By Robin Lempel
Lately we’ve been hearing a lot about strong female characters in film and TV. It should be a positive thing, right? But what does that term really mean? Labeling a character as just “strong” can be pretty limiting.
That’s part of what the recent Showtime panel “Sexuality and Television: A Female Perspective” was all about. The panel included actresses Emmy Rossum and Shanola Hampton from "Shameless," Maura Tierney from "The Affair," Caitlin FitzGerald from "Masters of Sex" and executive producers Michelle Ashford, Nancy Pimental and Sarah Treem from the same shows. Covering sex on TV and gender stereotypes, the panelists addressed the concerns over the “strong female character” label.
FitzGerald talked about how the word “strong” is a bit problematic and can feel like a masculine term. And a female character doesn’t have to have that implied masculine energy to be a compelling, leading character. What would be better, she thinks, would be if we saw real, complex characters.
“This word ‘strong,’ I find a little tricky," she said. "We have heard ‘strong female character’ so frequently, and I think the word ‘strong’ puts me in line with a very specific masculine energy. I appreciate what the sentiment is supposed to be with that phrase … but all of us are strong in our vulnerability, our nakedness, emotionally or otherwise. And so, I just think we need other kinds of words: ‘comprehensive,’ ‘whole,’ ‘complete,’ ‘real.’”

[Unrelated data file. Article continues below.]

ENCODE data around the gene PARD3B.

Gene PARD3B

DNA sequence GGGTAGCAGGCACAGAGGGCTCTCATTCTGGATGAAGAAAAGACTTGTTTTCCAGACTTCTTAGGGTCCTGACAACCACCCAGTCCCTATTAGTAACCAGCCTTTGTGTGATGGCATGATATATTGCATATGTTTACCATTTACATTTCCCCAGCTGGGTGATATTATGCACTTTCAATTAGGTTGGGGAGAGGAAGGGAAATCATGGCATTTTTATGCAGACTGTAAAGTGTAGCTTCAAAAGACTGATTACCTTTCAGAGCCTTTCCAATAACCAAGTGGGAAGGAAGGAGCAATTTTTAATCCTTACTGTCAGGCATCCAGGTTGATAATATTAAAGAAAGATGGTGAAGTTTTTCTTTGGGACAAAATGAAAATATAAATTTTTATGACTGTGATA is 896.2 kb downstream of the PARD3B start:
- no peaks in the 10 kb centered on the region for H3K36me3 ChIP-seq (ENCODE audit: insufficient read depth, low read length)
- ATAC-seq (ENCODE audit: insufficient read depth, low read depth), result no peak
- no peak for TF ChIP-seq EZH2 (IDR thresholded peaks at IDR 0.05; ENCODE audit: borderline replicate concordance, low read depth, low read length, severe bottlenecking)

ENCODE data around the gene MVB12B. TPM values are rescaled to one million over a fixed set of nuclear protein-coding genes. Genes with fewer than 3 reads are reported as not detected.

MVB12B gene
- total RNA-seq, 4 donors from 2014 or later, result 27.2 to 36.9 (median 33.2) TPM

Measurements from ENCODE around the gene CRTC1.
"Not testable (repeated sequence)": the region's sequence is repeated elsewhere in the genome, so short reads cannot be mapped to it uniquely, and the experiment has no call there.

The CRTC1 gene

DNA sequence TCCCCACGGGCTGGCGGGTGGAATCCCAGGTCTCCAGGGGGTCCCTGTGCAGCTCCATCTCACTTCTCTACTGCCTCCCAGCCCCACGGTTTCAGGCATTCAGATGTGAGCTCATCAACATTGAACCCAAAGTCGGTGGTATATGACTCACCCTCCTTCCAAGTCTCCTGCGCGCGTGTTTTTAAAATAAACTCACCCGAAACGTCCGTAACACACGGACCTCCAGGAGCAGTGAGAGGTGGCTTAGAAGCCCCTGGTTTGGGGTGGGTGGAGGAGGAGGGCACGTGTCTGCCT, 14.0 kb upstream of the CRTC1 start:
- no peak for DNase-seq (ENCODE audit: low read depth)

Rossum, meanwhile, argued that we shouldn’t make this gendered.
“How about just ‘strong character?'” she said. “I’ve never heard anybody say ‘strong male character.’ Nobody talks about that at all. I guess men have always been number one on the call sheet, but now women are and that’s great. So let's not make it a gender thing.”
At the Golden Globe Awards just last weekend (January 11), we really did get to take a close look at the kinds of roles that women are playing, from Gina Rodriguez in "Jane the Virgin" to Patricia Arquette in "Boyhood," but Best Actress in a Mini-series winner Maggie Gyllenhaal really said it best: Sure, there are some strong female characters and powerful women out there, but there's also so much more. There are actual women.
“I’ve noticed a lot of people talking about the wealth of roles for powerful women in television lately," she said during her acceptance speech. "And when I look around the room at the women who are here and I think about the performances that I’ve watched this year, what I see actually are women who are sometimes powerful and sometimes not, sometimes sexy, sometimes not, sometimes honorable, sometimes not, and what I think is new is the wealth of roles for actual women in television and in film. That’s what I think is revolutionary and evolutionary, and it’s what’s turning me on."